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After Effects: Principles of Motion Graphics with Ian Robinson covers some of the core principles used to create motion graphics, breaking them down into smaller groups of applied techniques in After Effects. The course explores everything from gathering inspiration to integrating traditional typography, transitional elements, animated textures, color, and more into motion graphics. Instructions for building a toolkit with templates and a style guide for future projects are also included. Exercise files accompany the course.
If you're joining me from the last video, this scene probably looks pretty familiar. But if it's new to you, check it out. We've got a ground plane, our ALL Winter text in three-dimensional space, and then we have a point light which is just kind of tinting the scene a little bit yellow, and then we have a parallel light which is helping illuminate the scene overall just a little bit from the back, and then the spotlight, which is our primary light. There are some features that a lot of people tend to gloss over or miss when they first get started, and I want to just sort of bring those to light here in this video about lighting techniques, because you need to know these little, fine details if you want to take your designs to the next level.
So the first thing I want to explain is the shadow depth. Right now, if we grab our Orbit Around tool, and orbit around to the back side of the type, as you can see here--here let me zoom in to 100%--the shadows look pretty good. Our type layer is sitting right on the ground. It's just right there on the ground. But if we go to Composition > Comp Settings, under the Advanced tab, under the Rendering Plug-in for Advanced 3D, you want to click on the Options button.
Now by default the Shadow Map Resolution is set to the comp size of your project. Let's first change that to 250. Now since our project is 1280 x 720, this is going to bring the Shadow Map Resolution down. When we look at the scene, all I have do is press OK, and you can see I've got kind of a light leak underneath the layer here, and that's because the shadow map doesn't have very much detail. You might be thinking yourself, why in the heck would I want to give myself less detail? Well if you've got a really complicated scene with a whole bunch of shadows and you know it looks perfectly fine for your one frame of high-res render that you did for reference, then if you're just trying to preview an animation, go ahead and change your shadow maps way, way down to 250. Then do your renders.
That way you'll see whether shadows are supposed to be falling, but you're not wasting extra time waiting for a full-res render when the animation hasn't been approved yet. So back under our Comp Settings, let's go to Options and change this. Just so you can see it, we'll change it up to 4000. Now, obviously that would increase render time significantly, but once we go ahead and do that, now look at how sharp and crisp that shadow is. It's almost too crisp. See how I'm getting some of the jaggies there just because of the jaggedness of the type.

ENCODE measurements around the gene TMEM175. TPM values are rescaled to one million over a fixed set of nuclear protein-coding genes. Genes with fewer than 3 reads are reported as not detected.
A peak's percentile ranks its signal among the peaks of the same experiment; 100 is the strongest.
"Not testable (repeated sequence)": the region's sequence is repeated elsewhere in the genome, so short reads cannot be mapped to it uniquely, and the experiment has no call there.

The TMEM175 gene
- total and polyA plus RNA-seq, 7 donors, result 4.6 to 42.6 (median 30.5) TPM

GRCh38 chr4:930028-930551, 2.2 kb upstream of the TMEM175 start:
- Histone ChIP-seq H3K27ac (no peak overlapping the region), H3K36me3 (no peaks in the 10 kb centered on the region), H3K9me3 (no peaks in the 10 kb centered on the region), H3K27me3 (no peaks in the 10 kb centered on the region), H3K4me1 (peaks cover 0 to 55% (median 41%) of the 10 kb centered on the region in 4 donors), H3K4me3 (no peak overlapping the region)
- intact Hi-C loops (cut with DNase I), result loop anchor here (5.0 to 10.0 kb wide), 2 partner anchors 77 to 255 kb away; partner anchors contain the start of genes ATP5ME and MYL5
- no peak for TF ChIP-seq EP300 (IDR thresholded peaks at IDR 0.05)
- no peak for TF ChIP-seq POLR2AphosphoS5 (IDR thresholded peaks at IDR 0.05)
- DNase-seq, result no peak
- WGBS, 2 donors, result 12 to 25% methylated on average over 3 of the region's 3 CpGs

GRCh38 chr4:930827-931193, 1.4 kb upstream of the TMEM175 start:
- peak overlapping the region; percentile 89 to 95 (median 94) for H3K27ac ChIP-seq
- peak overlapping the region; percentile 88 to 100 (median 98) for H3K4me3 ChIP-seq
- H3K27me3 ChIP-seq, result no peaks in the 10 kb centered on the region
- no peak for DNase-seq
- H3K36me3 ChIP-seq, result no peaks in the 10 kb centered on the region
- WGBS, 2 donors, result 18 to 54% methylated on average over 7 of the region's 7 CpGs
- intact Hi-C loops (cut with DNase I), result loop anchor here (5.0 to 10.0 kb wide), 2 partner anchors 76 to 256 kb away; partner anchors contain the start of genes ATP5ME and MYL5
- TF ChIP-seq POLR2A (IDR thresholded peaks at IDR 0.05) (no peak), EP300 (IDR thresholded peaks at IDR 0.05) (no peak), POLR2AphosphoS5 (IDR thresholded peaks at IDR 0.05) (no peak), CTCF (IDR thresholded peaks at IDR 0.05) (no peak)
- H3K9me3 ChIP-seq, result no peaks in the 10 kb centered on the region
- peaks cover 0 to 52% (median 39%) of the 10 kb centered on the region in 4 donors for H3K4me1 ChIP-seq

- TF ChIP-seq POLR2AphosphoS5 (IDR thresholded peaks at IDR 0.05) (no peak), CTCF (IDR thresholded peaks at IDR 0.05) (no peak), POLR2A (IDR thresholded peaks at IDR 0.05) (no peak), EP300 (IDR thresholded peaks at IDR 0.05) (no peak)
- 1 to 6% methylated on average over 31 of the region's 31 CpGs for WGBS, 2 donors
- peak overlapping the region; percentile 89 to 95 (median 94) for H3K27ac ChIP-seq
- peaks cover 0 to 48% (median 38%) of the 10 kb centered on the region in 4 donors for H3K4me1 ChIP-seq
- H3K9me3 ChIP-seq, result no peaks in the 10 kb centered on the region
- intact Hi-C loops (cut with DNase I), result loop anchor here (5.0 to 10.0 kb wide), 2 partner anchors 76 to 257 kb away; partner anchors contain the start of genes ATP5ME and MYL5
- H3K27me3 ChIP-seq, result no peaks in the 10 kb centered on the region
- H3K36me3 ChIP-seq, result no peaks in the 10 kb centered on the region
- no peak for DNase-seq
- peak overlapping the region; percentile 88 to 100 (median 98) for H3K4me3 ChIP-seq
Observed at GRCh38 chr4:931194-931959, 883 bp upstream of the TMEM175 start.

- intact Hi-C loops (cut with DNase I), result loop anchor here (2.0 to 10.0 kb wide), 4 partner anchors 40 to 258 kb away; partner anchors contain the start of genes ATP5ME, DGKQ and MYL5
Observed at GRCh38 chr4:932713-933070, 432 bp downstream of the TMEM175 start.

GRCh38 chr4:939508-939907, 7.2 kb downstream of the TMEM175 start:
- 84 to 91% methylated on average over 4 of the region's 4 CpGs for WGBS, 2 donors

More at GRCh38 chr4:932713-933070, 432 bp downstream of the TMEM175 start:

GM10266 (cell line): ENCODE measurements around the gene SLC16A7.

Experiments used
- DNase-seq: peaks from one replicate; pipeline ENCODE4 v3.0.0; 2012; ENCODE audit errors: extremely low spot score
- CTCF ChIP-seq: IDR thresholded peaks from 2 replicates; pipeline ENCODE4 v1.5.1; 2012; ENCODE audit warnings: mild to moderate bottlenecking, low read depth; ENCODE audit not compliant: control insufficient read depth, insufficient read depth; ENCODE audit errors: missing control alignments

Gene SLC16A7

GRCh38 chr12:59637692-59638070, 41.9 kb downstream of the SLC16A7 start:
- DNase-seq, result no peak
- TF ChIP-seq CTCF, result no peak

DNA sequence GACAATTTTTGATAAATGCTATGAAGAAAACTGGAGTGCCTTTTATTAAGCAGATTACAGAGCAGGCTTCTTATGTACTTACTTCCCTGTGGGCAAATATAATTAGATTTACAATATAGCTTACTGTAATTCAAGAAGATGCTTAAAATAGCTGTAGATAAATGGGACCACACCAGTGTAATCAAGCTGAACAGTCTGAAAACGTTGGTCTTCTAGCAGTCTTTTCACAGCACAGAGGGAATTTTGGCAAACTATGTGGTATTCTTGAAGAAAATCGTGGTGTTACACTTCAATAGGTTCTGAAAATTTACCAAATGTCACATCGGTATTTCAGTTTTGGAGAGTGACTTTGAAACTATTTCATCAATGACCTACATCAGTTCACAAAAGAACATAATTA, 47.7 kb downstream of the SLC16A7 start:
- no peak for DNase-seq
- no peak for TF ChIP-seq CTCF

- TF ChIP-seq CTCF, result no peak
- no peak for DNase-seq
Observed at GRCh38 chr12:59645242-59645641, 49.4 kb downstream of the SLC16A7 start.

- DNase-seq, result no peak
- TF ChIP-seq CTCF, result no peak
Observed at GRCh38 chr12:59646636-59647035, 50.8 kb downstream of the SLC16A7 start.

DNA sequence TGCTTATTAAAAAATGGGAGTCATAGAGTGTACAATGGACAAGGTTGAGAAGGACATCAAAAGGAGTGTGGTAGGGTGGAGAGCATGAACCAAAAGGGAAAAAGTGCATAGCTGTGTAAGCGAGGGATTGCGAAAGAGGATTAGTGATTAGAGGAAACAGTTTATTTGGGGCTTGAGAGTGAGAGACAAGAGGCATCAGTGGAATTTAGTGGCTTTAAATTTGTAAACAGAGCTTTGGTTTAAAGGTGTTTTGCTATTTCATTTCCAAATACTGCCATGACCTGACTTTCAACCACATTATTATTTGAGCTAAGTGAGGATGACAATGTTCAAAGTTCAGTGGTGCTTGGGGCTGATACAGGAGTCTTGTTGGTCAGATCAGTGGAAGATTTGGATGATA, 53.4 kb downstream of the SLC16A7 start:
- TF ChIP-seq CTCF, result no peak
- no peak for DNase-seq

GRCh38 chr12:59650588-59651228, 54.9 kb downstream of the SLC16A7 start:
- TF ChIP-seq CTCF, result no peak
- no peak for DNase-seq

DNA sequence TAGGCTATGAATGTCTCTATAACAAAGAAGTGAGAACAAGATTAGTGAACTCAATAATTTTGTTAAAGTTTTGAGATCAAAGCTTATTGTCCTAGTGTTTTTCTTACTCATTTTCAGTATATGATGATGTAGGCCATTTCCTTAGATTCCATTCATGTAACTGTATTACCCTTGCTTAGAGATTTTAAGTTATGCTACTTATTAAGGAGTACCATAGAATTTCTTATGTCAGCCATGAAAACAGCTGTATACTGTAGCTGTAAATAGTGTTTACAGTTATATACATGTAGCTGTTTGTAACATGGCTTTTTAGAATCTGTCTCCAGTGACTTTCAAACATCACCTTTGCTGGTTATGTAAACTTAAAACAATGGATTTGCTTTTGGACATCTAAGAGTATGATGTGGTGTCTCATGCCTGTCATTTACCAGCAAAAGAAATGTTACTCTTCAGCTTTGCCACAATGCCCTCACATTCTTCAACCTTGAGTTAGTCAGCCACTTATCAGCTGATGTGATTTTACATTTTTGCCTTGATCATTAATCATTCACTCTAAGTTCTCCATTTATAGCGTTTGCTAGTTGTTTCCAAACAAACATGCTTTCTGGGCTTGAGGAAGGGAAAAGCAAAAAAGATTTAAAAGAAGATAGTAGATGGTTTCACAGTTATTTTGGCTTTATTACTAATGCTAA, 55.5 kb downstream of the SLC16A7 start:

We'll go ahead and just change our Options right back to the comp size, but I wanted you to see that feature because it is kind of important when you're trying to just get that little extra bit of detail. The next thing I want to show you is quite a lot of fun, and it has to do with the fact that a lot of times when you create lights, you may want a light to illuminate some things in the scene but not other things. So if I zoom back out here, you can see our scene, and right now we have our spotlight that's illuminating the entire scene and then our point light is just kind of giving this slight yellow cast. Okay.
Well, let's say I want my point light to only affect the type, but I don't want it to affect the ground. Things are going to look really strange here, but what I want you do in the point layer is go over to the adjustment check box, and what this does is it changes this point light into an adjustment layer. Let's go ahead and click on that. Since it's an adjustment layer and everything in the scene is below the point light, it's still affecting everything in the scene.
But what I want it to do is affect just the type, not the ground. So this is going to look weird, but I'm going to grab the type layer and drag it below the ground. Traditionally, when you render things in After Effects and that sort of thing, I'm sure you're probably used to the traditional Photoshop workflow where--you know, whatever is on the layer above is always shown visibly above the previous layer. But since we're in three- dimensional space, this really doesn't matter. Now when we drag our point light down underneath the ground layer but above the type layer, look at what happens.
Boom, as I toggle the visibility of the point layer on and off, you can see we've just added a nice highlight to the text, but haven't affected the ground layer at all. So to further illustrate my point, let's go ahead and change the spotlight into an adjustment layer as well. Go ahead and drag the spotlight down below the ground plane and check it out. It's still illuminating the type. If we open up the options for the light by pressing AA, we can adjust the Cone Angle. As you can see, I still have my spot- light illuminating the type, but it's not illuminating the ground.
Now obviously, I can just turn that right back off, and we're back to where we started. But again, I just wanted you to know how you can isolate each individual light in the scene. Let's move the spotlight back up. And so as you can see, we've added a lot more detail to the scene just by looking at some of the finer points of using lights with adjustment layers, as well as adjusting our shadow maps under the Advanced Comp settings.
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